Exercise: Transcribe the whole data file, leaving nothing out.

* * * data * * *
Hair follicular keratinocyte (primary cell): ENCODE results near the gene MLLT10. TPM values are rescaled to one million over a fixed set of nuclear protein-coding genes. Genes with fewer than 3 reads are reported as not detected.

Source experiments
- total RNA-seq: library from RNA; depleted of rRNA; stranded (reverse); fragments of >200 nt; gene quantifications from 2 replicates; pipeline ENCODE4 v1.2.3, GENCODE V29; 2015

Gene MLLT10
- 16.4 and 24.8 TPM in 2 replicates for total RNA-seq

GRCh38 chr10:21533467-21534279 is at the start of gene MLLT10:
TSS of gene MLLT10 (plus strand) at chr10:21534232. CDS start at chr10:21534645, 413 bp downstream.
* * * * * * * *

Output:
Hair follicular keratinocyte (primary cell): ENCODE results near the gene MLLT10. TPM values are rescaled to one million over a fixed set of nuclear protein-coding genes. Genes with fewer than 3 reads are reported as not detected.

Source experiments
- total RNA-seq: library from RNA; depleted of rRNA; stranded (reverse); fragments of >200 nt; gene quantifications from 2 replicates; pipeline ENCODE4 v1.2.3, GENCODE V29; 2015

Gene MLLT10
- 16.4 and 24.8 TPM in 2 replicates for total RNA-seq

GRCh38 chr10:21533467-21534279 is at the start of gene MLLT10:
TSS of gene MLLT10 (plus strand) at chr10:21534232. CDS start at chr10:21534645, 413 bp downstream.